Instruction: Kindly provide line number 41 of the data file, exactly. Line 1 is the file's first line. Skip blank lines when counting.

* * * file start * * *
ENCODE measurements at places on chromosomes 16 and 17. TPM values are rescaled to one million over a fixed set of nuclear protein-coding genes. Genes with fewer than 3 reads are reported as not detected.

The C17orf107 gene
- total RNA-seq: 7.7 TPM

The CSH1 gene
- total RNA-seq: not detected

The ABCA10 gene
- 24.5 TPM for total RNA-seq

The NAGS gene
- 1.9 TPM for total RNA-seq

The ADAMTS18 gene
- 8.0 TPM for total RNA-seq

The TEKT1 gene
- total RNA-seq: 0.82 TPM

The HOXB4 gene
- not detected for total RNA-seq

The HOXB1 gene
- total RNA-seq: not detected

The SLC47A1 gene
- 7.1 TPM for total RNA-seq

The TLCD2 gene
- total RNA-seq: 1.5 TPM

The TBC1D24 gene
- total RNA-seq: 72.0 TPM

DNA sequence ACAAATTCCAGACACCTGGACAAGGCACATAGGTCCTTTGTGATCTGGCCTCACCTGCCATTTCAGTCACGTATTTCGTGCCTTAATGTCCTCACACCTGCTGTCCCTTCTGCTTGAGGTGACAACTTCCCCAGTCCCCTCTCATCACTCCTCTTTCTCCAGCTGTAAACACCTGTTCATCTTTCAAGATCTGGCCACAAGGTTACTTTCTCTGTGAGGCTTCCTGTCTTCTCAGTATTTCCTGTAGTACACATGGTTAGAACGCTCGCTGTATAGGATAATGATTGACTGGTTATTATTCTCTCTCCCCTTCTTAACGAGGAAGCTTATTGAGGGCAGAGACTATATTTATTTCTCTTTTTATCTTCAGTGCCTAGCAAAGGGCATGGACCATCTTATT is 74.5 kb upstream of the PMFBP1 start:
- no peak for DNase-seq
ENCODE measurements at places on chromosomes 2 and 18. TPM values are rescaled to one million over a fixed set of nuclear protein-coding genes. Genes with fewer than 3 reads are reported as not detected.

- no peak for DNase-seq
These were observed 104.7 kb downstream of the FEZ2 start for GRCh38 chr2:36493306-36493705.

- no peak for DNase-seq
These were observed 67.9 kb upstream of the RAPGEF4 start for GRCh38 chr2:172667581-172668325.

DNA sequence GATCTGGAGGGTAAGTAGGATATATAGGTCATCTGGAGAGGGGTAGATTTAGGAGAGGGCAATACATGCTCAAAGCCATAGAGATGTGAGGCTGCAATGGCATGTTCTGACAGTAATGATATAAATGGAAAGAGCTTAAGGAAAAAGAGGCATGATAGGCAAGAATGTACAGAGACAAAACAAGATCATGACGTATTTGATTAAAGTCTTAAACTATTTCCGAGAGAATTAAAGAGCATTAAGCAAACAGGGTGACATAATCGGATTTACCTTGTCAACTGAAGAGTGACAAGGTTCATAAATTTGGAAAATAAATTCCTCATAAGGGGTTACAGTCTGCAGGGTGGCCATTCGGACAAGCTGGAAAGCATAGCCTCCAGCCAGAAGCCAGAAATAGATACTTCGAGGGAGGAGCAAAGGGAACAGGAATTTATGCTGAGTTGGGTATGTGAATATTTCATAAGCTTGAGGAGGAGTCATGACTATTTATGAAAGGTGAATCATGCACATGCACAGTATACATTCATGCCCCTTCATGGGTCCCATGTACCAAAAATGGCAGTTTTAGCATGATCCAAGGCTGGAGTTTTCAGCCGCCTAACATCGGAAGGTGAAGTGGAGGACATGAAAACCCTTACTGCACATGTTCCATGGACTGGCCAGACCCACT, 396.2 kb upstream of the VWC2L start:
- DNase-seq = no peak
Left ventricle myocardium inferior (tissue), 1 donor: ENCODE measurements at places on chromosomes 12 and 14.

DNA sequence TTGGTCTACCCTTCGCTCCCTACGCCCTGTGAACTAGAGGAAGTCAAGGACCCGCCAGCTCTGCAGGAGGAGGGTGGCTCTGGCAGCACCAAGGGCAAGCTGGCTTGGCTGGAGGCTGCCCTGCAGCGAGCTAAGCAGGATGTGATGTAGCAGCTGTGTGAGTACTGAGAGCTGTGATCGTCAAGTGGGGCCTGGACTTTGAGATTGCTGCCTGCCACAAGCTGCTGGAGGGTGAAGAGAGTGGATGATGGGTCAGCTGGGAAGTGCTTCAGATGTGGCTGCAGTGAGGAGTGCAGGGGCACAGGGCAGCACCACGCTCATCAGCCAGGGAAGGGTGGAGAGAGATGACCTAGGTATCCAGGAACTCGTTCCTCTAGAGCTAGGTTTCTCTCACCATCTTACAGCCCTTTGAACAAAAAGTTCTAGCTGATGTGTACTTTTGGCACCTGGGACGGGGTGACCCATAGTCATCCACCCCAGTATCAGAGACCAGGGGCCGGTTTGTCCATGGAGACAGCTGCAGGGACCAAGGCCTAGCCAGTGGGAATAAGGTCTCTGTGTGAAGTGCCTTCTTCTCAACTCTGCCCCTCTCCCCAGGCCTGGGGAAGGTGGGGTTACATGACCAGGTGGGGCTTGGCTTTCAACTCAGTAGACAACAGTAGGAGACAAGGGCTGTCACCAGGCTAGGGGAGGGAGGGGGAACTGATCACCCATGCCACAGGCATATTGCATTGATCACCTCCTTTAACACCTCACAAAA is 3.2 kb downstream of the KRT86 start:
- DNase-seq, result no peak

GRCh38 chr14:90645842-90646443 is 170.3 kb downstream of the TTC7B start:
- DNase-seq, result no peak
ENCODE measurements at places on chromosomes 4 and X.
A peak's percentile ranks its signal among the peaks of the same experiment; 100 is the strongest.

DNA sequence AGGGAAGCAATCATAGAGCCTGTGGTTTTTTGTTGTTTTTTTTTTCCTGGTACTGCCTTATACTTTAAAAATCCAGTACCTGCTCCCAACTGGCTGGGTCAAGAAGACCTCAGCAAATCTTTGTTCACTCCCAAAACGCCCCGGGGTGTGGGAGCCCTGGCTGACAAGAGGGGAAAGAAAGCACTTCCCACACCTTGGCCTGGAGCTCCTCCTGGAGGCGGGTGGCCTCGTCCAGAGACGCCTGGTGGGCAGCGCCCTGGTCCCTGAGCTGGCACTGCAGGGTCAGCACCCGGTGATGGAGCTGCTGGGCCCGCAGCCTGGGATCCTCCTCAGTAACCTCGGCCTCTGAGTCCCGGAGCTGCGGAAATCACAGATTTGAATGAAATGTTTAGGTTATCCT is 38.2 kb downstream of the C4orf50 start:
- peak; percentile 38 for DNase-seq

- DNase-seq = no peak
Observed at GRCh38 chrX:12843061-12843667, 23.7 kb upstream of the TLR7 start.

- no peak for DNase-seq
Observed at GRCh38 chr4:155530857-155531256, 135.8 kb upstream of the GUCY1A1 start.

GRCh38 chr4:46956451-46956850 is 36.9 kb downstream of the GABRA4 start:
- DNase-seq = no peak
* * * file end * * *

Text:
- peak; percentile 38 for DNase-seq